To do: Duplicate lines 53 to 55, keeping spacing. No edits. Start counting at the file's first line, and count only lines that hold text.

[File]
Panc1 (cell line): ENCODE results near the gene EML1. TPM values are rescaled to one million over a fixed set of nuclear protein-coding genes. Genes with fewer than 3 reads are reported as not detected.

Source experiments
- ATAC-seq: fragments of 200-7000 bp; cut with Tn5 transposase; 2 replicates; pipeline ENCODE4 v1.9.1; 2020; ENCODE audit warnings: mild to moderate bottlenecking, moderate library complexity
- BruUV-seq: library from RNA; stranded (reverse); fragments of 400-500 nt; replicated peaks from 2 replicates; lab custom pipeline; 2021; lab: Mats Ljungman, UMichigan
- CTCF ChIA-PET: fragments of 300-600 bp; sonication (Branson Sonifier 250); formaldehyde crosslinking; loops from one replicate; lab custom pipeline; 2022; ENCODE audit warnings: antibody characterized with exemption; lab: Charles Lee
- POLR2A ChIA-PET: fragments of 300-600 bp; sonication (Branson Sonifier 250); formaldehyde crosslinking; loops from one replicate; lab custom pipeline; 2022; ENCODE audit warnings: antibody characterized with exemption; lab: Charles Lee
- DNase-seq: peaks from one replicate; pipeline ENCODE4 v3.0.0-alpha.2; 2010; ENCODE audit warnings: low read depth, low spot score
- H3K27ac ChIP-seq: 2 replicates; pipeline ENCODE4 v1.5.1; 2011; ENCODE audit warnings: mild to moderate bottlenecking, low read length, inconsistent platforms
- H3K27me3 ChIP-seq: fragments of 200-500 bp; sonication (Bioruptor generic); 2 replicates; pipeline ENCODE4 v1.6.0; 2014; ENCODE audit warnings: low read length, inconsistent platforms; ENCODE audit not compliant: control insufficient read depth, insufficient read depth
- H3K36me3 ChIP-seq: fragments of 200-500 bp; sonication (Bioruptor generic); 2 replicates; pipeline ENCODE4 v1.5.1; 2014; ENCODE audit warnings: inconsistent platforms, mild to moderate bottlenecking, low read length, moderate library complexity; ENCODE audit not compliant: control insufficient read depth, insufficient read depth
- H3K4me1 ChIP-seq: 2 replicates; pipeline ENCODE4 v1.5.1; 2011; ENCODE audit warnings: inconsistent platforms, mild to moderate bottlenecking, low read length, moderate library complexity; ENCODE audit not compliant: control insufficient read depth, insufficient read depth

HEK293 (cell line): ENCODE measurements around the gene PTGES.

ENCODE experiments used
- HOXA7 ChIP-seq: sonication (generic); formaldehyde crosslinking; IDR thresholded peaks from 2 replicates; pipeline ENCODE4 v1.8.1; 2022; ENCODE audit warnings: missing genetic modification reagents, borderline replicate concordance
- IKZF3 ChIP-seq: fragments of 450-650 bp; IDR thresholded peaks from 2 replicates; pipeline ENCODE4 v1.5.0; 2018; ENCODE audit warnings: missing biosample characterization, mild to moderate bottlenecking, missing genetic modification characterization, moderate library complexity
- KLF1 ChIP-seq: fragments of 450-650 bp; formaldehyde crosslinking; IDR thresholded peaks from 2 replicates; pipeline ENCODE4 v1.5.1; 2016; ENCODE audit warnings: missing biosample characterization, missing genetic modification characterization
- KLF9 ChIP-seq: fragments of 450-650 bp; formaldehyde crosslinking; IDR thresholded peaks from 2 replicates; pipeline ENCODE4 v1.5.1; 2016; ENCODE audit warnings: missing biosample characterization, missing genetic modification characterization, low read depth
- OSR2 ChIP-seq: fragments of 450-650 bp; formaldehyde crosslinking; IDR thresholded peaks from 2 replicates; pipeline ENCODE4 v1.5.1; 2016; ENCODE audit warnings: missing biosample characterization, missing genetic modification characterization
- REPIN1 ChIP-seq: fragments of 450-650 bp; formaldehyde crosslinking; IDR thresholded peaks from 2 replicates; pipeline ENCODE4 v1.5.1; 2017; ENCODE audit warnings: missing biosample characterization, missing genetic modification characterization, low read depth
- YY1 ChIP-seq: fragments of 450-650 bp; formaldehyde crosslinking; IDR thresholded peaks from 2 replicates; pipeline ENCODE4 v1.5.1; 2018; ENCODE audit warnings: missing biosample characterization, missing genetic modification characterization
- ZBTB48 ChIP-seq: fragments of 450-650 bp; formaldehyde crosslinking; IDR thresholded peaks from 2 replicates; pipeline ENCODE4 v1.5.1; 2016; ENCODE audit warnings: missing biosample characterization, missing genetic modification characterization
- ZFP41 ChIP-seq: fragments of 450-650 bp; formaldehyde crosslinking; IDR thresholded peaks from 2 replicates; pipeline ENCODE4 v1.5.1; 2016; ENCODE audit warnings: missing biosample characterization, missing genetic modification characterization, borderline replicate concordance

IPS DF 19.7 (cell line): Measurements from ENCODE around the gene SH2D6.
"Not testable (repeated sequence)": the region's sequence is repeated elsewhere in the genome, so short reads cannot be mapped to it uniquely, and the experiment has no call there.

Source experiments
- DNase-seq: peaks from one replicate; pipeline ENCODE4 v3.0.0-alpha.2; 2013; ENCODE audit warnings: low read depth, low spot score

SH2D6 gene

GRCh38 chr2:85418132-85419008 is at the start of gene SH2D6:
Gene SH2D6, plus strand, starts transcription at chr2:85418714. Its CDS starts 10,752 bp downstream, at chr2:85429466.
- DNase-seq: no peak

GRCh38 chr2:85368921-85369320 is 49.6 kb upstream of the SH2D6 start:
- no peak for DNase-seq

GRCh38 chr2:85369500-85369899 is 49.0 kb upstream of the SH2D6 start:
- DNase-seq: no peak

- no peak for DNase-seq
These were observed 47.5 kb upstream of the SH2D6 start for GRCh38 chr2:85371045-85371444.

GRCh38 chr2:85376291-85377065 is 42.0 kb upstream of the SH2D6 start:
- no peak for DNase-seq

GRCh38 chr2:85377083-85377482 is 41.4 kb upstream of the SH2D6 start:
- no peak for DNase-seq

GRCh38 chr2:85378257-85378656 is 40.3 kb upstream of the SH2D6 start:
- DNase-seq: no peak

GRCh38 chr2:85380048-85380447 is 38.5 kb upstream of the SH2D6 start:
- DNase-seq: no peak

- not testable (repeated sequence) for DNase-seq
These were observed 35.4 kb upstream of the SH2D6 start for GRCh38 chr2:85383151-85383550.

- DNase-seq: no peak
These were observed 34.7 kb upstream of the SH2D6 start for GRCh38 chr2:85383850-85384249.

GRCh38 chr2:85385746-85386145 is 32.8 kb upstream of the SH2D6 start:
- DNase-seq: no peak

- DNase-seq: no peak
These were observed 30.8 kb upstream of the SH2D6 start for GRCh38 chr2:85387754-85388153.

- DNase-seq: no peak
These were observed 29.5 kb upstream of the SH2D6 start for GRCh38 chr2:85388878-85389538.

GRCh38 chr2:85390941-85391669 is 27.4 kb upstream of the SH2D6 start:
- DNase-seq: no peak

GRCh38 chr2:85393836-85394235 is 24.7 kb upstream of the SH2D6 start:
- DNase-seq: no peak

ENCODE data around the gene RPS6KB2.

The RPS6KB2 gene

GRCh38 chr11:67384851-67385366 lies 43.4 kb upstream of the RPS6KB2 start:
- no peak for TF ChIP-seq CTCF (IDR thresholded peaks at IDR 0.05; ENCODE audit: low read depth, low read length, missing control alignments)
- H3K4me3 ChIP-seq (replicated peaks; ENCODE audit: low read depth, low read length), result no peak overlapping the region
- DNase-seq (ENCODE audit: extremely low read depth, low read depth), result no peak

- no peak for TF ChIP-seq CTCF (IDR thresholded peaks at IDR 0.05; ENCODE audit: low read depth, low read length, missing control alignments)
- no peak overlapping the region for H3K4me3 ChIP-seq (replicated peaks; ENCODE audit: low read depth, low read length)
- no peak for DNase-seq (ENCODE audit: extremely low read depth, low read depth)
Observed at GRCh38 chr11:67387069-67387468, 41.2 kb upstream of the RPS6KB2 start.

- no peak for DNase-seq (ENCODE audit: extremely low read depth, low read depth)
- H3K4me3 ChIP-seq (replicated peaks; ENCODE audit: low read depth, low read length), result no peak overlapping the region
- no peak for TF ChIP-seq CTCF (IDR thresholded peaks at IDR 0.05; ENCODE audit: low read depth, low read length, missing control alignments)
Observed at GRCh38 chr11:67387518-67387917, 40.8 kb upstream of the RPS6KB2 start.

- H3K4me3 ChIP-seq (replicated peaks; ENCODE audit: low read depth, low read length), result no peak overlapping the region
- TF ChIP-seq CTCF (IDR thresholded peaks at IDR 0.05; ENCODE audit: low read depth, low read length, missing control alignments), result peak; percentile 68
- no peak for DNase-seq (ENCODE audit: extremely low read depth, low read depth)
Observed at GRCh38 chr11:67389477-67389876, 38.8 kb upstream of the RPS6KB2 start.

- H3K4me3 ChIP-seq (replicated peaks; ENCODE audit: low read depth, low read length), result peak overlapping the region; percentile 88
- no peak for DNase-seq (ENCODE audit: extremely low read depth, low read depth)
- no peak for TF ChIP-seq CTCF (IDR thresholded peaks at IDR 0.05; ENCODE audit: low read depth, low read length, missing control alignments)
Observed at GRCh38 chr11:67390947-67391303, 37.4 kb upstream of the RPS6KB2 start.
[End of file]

- DNase-seq: no peak
These were observed 29.5 kb upstream of the SH2D6 start for GRCh38 chr2:85388878-85389538.

GRCh38 chr2:85390941-85391669 is 27.4 kb upstream of the SH2D6 start: